After the Chernobyl nuclear plant meltdown and fire, a 1004 square mile exclusion zone was created, where humans were not allowed to live or work except under special circumstances. Nature took over, and images from the area are haunting and beautiful. But the place isn’t safe for nature any more than it is safe for humans. I’ve had a lot of reason to think about this over the past week as I process the journey that I took in the middle of a dark and rainy Monday night in Seattle.
As I approached the forest last week, I remembered that the reason it exists there is because of a sort of exclusion zone in the middle of the city. I didn’t know at the time the full extent of that exclusion zone. I only knew about the high tension electric lines strung up on kachina dolls overhead. No one wants to live under that. And yet we can’t live the lives we live without the power that they bring.
A few days later, Rhyd posted about something new he’d learned about the area where his beloved forest stands: It’s also the site of an oil pipeline. When I read that, my heart stopped.
I stood at the top of that hill last week, soaking wet and covered in mud, elated with the lessons I had just learned in the forest below, and laughed as I realized that the forest had sent me to stand underneath those power lines. Oh, yes!
It is difficult to explain how I struggle with the work I am doing… I want to be a child of the earth, but I build technology in an attempt to make better lives. I try to make appropriate technology, try to encourage others to work with the power of the Earth not wield power over her. I try to learn from all cultures. I work to weed out colonial forces wherever I find them. I try to nurture indigenous knowledge and ways of living. I try to tear down systems of oppression not by facing them head on, but by building better systems that can out-compete them. That is, after all, the hacker way. It is also a lot like tending to a forest that has overgrown with invasive foreign garden plants and giving the native shoots light and air to grow. And there, at the top of that forest, the Spirits said, “This is the power you are harnessing. It is natural, too. Electricity is all around you, even in you. It is in the lightning bolt and in the messages in your nerves. Use it. Respect it. Keep building, but build with care and balance. Always seek the path of life and avoid the path of destruction.”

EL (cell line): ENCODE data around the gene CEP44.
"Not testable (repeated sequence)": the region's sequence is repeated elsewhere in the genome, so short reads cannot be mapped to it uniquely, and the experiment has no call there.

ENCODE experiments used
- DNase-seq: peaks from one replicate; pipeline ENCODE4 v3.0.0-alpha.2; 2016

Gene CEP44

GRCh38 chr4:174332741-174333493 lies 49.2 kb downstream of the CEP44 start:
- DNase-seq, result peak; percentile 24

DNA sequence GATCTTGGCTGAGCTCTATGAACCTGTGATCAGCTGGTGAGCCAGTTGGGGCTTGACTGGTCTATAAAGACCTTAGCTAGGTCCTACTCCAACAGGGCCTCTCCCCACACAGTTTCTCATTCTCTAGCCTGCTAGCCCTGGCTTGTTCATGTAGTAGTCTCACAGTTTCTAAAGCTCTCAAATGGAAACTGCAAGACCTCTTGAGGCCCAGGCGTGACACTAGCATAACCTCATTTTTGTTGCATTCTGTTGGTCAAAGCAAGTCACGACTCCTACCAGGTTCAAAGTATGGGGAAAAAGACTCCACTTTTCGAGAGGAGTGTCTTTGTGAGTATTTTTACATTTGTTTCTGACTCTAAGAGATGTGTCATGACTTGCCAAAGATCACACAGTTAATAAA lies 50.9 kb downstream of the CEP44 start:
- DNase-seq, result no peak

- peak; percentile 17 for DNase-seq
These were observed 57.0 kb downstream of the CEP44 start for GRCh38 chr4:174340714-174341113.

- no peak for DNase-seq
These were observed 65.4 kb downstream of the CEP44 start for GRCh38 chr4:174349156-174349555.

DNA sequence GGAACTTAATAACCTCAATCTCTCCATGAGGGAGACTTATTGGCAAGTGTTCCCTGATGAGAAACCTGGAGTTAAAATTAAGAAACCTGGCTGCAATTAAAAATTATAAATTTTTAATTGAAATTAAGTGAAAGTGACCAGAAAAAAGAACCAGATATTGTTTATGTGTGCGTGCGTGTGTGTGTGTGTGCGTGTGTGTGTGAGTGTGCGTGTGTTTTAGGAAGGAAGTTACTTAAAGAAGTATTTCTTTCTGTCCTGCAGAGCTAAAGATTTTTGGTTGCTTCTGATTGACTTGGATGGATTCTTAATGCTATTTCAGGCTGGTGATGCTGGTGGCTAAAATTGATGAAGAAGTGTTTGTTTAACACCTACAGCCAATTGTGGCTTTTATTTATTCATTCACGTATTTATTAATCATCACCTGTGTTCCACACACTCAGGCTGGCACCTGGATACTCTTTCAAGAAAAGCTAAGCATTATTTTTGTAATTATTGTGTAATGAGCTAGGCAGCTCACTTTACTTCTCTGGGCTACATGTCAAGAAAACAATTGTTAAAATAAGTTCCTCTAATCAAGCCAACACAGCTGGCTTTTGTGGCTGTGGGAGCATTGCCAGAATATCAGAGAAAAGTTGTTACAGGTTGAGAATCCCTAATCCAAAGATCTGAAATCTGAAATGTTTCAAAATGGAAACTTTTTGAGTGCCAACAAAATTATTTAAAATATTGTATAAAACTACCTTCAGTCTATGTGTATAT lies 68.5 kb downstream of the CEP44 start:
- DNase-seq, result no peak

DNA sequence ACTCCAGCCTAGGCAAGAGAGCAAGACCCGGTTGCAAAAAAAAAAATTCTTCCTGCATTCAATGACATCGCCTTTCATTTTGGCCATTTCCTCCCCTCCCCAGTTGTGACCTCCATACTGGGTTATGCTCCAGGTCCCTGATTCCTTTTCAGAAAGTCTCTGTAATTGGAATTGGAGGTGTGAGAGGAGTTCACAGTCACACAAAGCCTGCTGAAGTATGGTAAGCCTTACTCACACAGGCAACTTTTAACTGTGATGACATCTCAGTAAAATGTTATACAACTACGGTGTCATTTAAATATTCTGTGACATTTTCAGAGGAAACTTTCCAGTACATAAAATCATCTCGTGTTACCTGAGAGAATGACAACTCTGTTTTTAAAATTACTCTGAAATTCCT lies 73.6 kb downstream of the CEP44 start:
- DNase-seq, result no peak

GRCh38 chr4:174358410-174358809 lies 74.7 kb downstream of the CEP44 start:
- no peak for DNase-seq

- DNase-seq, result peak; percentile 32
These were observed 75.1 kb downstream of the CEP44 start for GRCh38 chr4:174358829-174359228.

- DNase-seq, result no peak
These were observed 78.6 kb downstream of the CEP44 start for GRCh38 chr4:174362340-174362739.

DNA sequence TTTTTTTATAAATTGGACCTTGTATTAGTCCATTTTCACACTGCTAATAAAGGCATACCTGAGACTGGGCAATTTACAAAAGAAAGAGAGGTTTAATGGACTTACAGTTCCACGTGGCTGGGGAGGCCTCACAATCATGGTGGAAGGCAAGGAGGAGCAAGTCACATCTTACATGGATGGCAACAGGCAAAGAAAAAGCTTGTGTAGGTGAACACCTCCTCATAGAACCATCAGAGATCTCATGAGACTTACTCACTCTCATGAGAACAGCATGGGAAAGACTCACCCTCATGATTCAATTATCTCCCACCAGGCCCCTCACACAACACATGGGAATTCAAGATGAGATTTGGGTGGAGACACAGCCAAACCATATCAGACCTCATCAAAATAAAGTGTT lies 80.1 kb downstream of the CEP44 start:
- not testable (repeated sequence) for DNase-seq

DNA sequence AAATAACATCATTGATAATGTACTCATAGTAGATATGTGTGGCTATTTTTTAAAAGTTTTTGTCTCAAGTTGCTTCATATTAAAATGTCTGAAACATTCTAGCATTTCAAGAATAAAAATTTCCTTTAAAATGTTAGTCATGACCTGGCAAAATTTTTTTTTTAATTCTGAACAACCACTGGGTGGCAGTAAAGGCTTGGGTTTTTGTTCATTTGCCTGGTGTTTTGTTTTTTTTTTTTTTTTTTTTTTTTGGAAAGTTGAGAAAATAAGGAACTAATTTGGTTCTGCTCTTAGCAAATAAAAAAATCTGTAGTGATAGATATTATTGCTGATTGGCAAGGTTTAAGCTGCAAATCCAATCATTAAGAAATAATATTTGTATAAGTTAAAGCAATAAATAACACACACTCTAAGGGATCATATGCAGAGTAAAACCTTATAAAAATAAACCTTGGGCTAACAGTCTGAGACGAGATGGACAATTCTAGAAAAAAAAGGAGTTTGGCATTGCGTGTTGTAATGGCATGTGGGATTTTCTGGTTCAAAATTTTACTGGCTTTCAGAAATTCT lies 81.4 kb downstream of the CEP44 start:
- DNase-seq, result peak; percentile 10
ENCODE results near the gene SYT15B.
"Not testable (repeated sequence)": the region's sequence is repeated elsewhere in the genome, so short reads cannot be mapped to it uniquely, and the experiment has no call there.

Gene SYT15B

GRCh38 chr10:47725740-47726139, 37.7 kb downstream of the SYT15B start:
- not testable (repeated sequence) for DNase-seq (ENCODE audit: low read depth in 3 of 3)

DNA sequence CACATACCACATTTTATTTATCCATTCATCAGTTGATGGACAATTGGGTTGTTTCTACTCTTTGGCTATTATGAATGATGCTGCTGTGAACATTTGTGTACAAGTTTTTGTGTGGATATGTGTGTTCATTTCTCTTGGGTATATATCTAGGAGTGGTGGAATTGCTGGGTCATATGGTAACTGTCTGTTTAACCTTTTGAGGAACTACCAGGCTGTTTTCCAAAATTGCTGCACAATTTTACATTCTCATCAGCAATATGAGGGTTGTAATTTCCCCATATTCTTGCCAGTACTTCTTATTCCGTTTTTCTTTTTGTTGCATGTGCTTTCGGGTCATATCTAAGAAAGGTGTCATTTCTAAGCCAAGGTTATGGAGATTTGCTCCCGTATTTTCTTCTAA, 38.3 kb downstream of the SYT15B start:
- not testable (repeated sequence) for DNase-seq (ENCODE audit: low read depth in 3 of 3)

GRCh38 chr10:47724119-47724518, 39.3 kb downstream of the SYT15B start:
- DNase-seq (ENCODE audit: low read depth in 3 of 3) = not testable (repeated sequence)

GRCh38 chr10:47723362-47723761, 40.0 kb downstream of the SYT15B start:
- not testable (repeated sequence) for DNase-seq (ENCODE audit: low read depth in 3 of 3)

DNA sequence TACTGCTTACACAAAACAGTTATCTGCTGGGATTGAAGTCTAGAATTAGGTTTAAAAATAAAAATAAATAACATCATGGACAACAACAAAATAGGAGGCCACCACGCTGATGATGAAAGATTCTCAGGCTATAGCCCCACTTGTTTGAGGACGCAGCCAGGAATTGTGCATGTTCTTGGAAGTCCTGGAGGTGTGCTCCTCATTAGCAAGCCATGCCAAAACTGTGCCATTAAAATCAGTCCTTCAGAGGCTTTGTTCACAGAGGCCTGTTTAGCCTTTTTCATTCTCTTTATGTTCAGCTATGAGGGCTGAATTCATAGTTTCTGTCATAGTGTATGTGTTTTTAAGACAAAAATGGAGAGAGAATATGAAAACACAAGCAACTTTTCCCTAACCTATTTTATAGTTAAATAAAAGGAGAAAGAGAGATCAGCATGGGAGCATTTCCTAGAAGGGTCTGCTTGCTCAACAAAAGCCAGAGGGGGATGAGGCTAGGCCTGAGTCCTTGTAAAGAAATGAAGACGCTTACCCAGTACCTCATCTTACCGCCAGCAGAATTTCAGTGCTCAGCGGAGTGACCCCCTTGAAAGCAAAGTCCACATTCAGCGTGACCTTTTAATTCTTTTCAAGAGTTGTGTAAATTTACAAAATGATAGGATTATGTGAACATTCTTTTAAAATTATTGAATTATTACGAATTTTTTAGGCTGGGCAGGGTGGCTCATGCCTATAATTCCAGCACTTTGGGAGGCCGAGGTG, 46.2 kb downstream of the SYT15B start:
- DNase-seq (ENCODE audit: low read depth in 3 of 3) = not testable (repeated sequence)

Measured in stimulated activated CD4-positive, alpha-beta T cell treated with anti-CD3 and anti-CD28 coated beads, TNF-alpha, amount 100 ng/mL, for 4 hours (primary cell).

But now I realize what a horrible warning was embedded in that blessing. I had a sense that there was something dangerous in the midst of that power, but I did not have any idea just how dangerous it was. Oddly, at the time I compared the electricity to oil in my conversation with the Spirits, and asked for help to create a world where we could get off our hydrocarbon addiction without losing the great power that has come with harnessed electricity. I didn’t know about the pipelines underneath me, and yet I had a clear image in my head of oil and gas rushing through pipes. I thought that it was a reference to the idea in general, not to something that ran directly under my feet.
I understand now at least part of why I wasn’t supposed to tell the whole story last week. It wasn’t fully processed yet. I had the vision, but I didn’t have the whole interpretation yet.
Last Tuesday morning I called Rhyd on the phone to ask him a question about something that happened in that forest on Monday night. I said to him, “You know how sometimes you wonder if your religion is real or if your spiritual experiences are just things you could explain away if you really tried? Yeah, well this is one of those times that Spirit shows you exactly how real this all is.”